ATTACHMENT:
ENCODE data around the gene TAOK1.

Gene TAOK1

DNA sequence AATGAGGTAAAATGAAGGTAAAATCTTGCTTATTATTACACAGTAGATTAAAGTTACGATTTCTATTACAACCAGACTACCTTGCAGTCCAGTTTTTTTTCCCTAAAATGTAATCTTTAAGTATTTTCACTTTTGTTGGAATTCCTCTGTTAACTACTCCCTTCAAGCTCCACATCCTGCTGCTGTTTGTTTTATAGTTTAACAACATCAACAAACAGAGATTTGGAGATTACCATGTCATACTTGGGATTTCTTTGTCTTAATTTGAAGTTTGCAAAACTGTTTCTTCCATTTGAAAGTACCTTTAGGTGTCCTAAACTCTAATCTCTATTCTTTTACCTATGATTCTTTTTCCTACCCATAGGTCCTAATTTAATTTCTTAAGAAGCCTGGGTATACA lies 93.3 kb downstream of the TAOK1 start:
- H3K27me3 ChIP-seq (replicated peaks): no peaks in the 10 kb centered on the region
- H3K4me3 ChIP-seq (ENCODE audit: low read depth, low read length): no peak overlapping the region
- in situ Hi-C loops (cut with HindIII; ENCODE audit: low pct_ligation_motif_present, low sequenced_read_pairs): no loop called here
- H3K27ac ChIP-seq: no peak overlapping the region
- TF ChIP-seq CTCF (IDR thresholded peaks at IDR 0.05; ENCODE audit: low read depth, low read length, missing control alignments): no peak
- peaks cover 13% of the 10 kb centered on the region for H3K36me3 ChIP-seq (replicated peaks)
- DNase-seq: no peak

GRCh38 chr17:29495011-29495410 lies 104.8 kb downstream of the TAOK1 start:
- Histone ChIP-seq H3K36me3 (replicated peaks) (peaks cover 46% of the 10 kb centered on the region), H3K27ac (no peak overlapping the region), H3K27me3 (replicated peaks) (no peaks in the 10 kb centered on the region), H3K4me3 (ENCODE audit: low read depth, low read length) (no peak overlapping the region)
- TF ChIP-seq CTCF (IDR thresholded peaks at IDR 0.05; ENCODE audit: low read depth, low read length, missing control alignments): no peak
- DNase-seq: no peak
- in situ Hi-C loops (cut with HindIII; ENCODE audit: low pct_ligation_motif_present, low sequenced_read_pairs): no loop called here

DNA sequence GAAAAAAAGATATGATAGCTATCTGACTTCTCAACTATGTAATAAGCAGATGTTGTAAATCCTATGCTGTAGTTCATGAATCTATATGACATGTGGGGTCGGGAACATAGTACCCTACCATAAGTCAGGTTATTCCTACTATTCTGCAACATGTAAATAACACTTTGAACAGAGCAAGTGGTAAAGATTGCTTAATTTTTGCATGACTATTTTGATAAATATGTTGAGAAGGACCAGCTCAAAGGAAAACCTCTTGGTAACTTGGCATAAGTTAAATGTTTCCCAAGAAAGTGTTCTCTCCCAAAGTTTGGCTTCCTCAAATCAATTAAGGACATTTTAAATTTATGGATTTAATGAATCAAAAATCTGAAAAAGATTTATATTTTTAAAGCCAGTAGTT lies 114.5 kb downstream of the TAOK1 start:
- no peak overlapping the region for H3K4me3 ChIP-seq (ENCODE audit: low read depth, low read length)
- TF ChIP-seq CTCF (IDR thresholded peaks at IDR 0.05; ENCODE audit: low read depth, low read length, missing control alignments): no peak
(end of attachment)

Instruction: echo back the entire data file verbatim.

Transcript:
ENCODE data around the gene TAOK1.

Gene TAOK1

DNA sequence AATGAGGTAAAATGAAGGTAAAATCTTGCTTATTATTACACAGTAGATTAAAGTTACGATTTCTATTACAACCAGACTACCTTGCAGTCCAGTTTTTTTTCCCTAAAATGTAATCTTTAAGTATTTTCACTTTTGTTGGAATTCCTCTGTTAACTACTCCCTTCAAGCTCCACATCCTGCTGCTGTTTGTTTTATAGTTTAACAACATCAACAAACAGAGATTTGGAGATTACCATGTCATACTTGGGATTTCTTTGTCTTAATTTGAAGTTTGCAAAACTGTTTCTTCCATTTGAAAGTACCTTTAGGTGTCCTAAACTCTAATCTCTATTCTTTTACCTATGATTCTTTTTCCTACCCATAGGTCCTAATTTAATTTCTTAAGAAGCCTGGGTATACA lies 93.3 kb downstream of the TAOK1 start:
- H3K27me3 ChIP-seq (replicated peaks): no peaks in the 10 kb centered on the region
- H3K4me3 ChIP-seq (ENCODE audit: low read depth, low read length): no peak overlapping the region
- in situ Hi-C loops (cut with HindIII; ENCODE audit: low pct_ligation_motif_present, low sequenced_read_pairs): no loop called here
- H3K27ac ChIP-seq: no peak overlapping the region
- TF ChIP-seq CTCF (IDR thresholded peaks at IDR 0.05; ENCODE audit: low read depth, low read length, missing control alignments): no peak
- peaks cover 13% of the 10 kb centered on the region for H3K36me3 ChIP-seq (replicated peaks)
- DNase-seq: no peak

GRCh38 chr17:29495011-29495410 lies 104.8 kb downstream of the TAOK1 start:
- Histone ChIP-seq H3K36me3 (replicated peaks) (peaks cover 46% of the 10 kb centered on the region), H3K27ac (no peak overlapping the region), H3K27me3 (replicated peaks) (no peaks in the 10 kb centered on the region), H3K4me3 (ENCODE audit: low read depth, low read length) (no peak overlapping the region)
- TF ChIP-seq CTCF (IDR thresholded peaks at IDR 0.05; ENCODE audit: low read depth, low read length, missing control alignments): no peak
- DNase-seq: no peak
- in situ Hi-C loops (cut with HindIII; ENCODE audit: low pct_ligation_motif_present, low sequenced_read_pairs): no loop called here

DNA sequence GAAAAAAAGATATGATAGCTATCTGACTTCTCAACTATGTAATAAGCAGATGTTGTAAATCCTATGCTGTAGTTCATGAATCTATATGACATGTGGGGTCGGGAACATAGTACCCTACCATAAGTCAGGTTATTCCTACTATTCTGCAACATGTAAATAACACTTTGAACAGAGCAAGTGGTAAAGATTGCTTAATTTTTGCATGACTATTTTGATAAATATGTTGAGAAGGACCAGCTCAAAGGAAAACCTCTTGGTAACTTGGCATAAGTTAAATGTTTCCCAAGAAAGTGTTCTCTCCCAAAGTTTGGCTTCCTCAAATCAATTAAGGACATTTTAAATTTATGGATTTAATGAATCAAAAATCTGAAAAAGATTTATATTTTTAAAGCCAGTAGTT lies 114.5 kb downstream of the TAOK1 start:
- no peak overlapping the region for H3K4me3 ChIP-seq (ENCODE audit: low read depth, low read length)
- TF ChIP-seq CTCF (IDR thresholded peaks at IDR 0.05; ENCODE audit: low read depth, low read length, missing control alignments): no peak